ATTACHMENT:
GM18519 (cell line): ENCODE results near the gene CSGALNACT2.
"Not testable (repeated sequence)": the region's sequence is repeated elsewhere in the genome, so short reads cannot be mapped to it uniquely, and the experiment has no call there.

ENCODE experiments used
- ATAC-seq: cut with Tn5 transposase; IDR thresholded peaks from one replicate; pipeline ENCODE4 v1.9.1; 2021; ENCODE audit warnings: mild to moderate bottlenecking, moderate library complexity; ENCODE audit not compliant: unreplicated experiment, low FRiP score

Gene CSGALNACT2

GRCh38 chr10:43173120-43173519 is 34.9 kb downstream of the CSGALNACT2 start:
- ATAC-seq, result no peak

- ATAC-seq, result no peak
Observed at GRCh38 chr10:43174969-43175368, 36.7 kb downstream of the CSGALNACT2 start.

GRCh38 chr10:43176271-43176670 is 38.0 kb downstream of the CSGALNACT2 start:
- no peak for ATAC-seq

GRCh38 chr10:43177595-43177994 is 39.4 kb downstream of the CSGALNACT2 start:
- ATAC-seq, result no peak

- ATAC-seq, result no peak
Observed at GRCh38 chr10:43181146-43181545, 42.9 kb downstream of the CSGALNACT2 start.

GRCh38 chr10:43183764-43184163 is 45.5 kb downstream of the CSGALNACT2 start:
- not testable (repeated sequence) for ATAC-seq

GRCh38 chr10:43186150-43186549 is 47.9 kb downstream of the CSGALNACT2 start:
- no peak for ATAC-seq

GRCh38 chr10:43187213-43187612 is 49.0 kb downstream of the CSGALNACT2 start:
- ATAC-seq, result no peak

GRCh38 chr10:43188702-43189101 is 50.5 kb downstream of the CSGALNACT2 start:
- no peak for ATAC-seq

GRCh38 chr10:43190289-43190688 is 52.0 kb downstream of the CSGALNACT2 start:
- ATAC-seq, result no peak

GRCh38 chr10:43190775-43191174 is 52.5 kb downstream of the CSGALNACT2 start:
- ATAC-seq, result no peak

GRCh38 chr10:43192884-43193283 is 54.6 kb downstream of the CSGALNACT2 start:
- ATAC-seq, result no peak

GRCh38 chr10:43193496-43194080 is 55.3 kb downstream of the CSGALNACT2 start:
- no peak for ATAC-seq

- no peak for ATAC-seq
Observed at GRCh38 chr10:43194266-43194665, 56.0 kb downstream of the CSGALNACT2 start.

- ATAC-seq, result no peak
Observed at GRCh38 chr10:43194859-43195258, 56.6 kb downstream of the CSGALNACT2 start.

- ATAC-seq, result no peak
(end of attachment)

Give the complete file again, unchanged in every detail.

GM18519 (cell line): ENCODE results near the gene CSGALNACT2.
"Not testable (repeated sequence)": the region's sequence is repeated elsewhere in the genome, so short reads cannot be mapped to it uniquely, and the experiment has no call there.

ENCODE experiments used
- ATAC-seq: cut with Tn5 transposase; IDR thresholded peaks from one replicate; pipeline ENCODE4 v1.9.1; 2021; ENCODE audit warnings: mild to moderate bottlenecking, moderate library complexity; ENCODE audit not compliant: unreplicated experiment, low FRiP score

Gene CSGALNACT2

GRCh38 chr10:43173120-43173519 is 34.9 kb downstream of the CSGALNACT2 start:
- ATAC-seq, result no peak

- ATAC-seq, result no peak
Observed at GRCh38 chr10:43174969-43175368, 36.7 kb downstream of the CSGALNACT2 start.

GRCh38 chr10:43176271-43176670 is 38.0 kb downstream of the CSGALNACT2 start:
- no peak for ATAC-seq

GRCh38 chr10:43177595-43177994 is 39.4 kb downstream of the CSGALNACT2 start:
- ATAC-seq, result no peak

- ATAC-seq, result no peak
Observed at GRCh38 chr10:43181146-43181545, 42.9 kb downstream of the CSGALNACT2 start.

GRCh38 chr10:43183764-43184163 is 45.5 kb downstream of the CSGALNACT2 start:
- not testable (repeated sequence) for ATAC-seq

GRCh38 chr10:43186150-43186549 is 47.9 kb downstream of the CSGALNACT2 start:
- no peak for ATAC-seq

GRCh38 chr10:43187213-43187612 is 49.0 kb downstream of the CSGALNACT2 start:
- ATAC-seq, result no peak

GRCh38 chr10:43188702-43189101 is 50.5 kb downstream of the CSGALNACT2 start:
- no peak for ATAC-seq

GRCh38 chr10:43190289-43190688 is 52.0 kb downstream of the CSGALNACT2 start:
- ATAC-seq, result no peak

GRCh38 chr10:43190775-43191174 is 52.5 kb downstream of the CSGALNACT2 start:
- ATAC-seq, result no peak

GRCh38 chr10:43192884-43193283 is 54.6 kb downstream of the CSGALNACT2 start:
- ATAC-seq, result no peak

GRCh38 chr10:43193496-43194080 is 55.3 kb downstream of the CSGALNACT2 start:
- no peak for ATAC-seq

- no peak for ATAC-seq
Observed at GRCh38 chr10:43194266-43194665, 56.0 kb downstream of the CSGALNACT2 start.

- ATAC-seq, result no peak
Observed at GRCh38 chr10:43194859-43195258, 56.6 kb downstream of the CSGALNACT2 start.

- ATAC-seq, result no peak